This is more my stamp - much more straight forward

pied wagtail
Not much else of note this morning except to stay it was stunning spring morning, once the sun got up and it warmed up it was very pleasant indeed.

Sunny patch
This evening was spent checking barn owl boxes around the Alnwick area with Phil, no young were big enough to ring yet so we need to go back to them. This 2nd calender year female came out of a box and was ringed. Barn owls are fantastic, looking forward to doing some pullus over the next few weeks.

barn owl - female

Monday 17 May 2010

Head for the hills

I abandoned the coast today and went to that far way place people call 'inland'...all very scary, but I coped, once I got over the nosebleed at Powburn!

I was in the Cheviot Hills proper, doing a couple of tetrads for the BTO atlas in the area of Goldscleugh which is a seldom visited valley below the Cheviot on the Bizzle crag side. It is seldom visited because to get there is a 'right puggyin' in the immortal words of the Boulmer Birder. There are two choices, approach from the College Valley or park in the Harthope and go 'over the top', only the latter was open to me as the College Valley is closed for lambing!

I didn't mind though as the Hawsen Burn is one of my favourite places in the County and I soon saw most of the speciality species including lots of red grouse and whinchats, stonechat,  a dipper and a pair of ring ouzel feeding young.

Once 'over the top' the Goldscleugh Valley spreads out in front of you, the Bizzle, on the eastern flank of The Cheviot still had snow in it, in the valley I was dodging the showers!

Goldscleugh valley

The Goldscleugh Valley has a good range of habitat including heather, white moor, haugh land by the stream, new deciduous woodland, old riparian alder, birch and rowan and some blocks of mono-culture pines.
The haugh land below the farm

I saw most of the birds I expected to see, only one pied flycatcher and no spotted though, a few tree pipits, redstart by farm, redpolls, crossbill, whinchat, wheatears and some noisy common sandpipers displaying on the haugh land. The only raptors were two buzzards.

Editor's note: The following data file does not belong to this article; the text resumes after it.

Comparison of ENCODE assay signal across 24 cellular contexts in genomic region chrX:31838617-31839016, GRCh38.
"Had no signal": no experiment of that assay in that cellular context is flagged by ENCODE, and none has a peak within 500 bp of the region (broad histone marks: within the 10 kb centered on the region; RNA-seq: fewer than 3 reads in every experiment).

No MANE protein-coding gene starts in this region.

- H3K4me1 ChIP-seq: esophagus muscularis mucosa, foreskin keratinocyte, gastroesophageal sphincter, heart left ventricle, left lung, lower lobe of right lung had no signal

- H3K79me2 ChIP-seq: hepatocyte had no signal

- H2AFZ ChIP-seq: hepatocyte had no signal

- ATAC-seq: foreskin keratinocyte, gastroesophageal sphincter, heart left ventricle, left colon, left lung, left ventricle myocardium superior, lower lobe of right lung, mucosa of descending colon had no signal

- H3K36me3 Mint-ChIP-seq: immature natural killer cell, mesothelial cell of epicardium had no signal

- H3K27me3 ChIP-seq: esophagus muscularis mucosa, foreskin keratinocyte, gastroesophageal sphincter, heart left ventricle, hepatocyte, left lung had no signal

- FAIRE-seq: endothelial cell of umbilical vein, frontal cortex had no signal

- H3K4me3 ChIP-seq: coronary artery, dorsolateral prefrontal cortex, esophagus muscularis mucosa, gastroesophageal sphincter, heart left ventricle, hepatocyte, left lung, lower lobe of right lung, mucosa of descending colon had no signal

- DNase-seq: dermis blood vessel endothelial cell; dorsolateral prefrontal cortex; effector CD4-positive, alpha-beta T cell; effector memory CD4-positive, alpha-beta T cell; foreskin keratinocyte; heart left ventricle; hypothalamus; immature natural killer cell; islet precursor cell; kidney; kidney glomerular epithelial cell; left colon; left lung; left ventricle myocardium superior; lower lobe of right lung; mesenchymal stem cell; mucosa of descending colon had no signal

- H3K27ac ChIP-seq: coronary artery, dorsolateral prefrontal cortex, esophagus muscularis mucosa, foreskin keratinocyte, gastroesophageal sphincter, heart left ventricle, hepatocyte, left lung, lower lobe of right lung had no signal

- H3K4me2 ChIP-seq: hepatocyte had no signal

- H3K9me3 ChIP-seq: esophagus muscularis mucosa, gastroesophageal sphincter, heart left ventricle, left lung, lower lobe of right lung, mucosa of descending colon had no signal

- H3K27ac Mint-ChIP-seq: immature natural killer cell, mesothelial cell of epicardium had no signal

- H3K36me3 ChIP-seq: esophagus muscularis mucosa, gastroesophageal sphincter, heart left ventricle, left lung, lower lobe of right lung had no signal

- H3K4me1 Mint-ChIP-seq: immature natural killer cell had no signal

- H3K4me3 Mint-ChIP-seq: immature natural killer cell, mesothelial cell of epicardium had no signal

My pleasant lunch stop was interrupted by this interloper -  a huge winged beast capable of taking a cheese'n'pickle doorstop no problem!

Enormous winged beast

A very enjoyable day!

I called at Druridge on the way back for a bit, now doing on the patch - there was a huge flock of common scoter offuv Cresswell though, I'll defo be going through them if they move north.

Sunday 16 May 2010

WeBS count produces second egret species

Today was WeBS count day and one of the first birds to be counted was a little egret, unlikely as it sounds, this was the second egret species of the year after March's great white.

The weather was mixture of sun and showers, feeling very wintery at times, the wind didn't know what it wanted to do, changing direction at least three times in two hours.

The first mallard duckings were on the Budge fields, a brood of three and a brood of seven and the first lapwing chicks, which were only a day or two old, were out. We might try and ring them on Wednesday night.

The weather was wintery at times and so was the birding.... a drake wigeon dropped in and there was a pink-footed goose on the Budge fields too.

I'm off to the Cheviot's tomorrow to a couple of atlas tetrads.

117 little egret
118 swift

Saturday 15 May 2010


This afternoon, a crack team of heron ringers assembled at Druridge. Well, to be honest, the only 'crack' member of the team was John Richardson, the rest of us had never ringed herons before and were following John's lead (Me, Janet and David Leat)

The heronry at Druridge is in a pine shelterbelt, I had already checked it out and found 10 apparently occupied nests. Now it was time to see if we could ring any of them.

Being the smallest, I was elected/bullied into being the climber, this is me all kitted and ready to go, the shades aren't a fashion accessory, they were to protect my eyes from herons bills......honestly!